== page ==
Two tall tress stand in front of the building

Herbert Convalescent Home

The Herbert Convalescent Home, Bournemouth was built in the memory of Lord Herbert (Sidney, 1st Baron Herbert of Lea born in 1810. He was the second son of George Augustus, 11th Earl of Pembroke and died 2 August 1861). Herbert was president of Salisbury General Infirmary (1842-1861) and a friend of Florence Nightingale, involving her in nursing at the Crimean War. After his death the Herbert Memorial Committee in Salisbury was established who wanted to erect a statue (see images below) and to build a convalescent home near to Bournemouth, to ‘take the sea air’. On 15th September 1865 land at 49 Alumhurst Road, Westbourne was purchased and the home was built and run by the Salisbury Infirmary.

Our collection has a list of Rules and Regulations of the home, see below. Convalescents were admitted by the Committee on the following basis:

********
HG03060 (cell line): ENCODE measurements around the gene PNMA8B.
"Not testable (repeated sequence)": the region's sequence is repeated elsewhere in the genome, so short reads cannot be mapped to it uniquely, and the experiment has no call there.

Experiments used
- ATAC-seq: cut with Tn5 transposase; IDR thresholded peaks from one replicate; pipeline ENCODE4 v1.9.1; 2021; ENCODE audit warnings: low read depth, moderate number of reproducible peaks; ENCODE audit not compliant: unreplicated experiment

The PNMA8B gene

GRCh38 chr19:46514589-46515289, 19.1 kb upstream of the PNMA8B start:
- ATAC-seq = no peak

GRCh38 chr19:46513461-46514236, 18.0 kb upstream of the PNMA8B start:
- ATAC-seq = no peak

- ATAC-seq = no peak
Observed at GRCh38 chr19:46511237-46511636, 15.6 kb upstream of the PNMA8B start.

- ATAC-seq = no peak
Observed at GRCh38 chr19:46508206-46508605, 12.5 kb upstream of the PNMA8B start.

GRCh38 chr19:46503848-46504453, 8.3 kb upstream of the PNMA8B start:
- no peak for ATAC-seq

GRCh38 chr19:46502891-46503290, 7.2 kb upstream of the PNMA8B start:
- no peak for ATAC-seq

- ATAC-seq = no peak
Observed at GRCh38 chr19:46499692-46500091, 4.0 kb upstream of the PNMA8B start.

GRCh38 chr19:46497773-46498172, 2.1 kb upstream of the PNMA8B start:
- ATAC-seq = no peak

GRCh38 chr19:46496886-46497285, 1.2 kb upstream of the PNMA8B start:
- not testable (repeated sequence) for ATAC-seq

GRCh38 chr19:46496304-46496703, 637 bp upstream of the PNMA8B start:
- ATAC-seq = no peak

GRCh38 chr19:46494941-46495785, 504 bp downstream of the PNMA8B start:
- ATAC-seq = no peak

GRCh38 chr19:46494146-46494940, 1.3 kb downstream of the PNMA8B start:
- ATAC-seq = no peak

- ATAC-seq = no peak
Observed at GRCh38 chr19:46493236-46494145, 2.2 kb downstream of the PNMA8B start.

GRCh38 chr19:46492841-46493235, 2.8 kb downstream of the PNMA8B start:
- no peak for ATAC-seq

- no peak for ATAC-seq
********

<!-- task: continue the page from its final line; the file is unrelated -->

1. As to the Admission of Convalescents.
The home is intended solely for the reception of Convalescents already in course of amendment, and cases cannot be accepted unless the Committee has fair reason to believe that health will be reestablished or greatly improved by the change of air, rest and simple diet of the home.

A postcard also in our collection shows the front of the convalescent home. Dated 3rd July 1909, and posted back home to Gigant Street, Salisbury, the reverse reveals more details about staying there:

Comfortable board and lodgings. 8/- for the time. Bournemouth very cold tonight. Been to the sad (?) sea waves. Yours Fred.

By 1947 the home had been renamed the Herbert Sanatorium and was run by Bournemouth Borough.

See more pictures of what the home looked like inside (external link):


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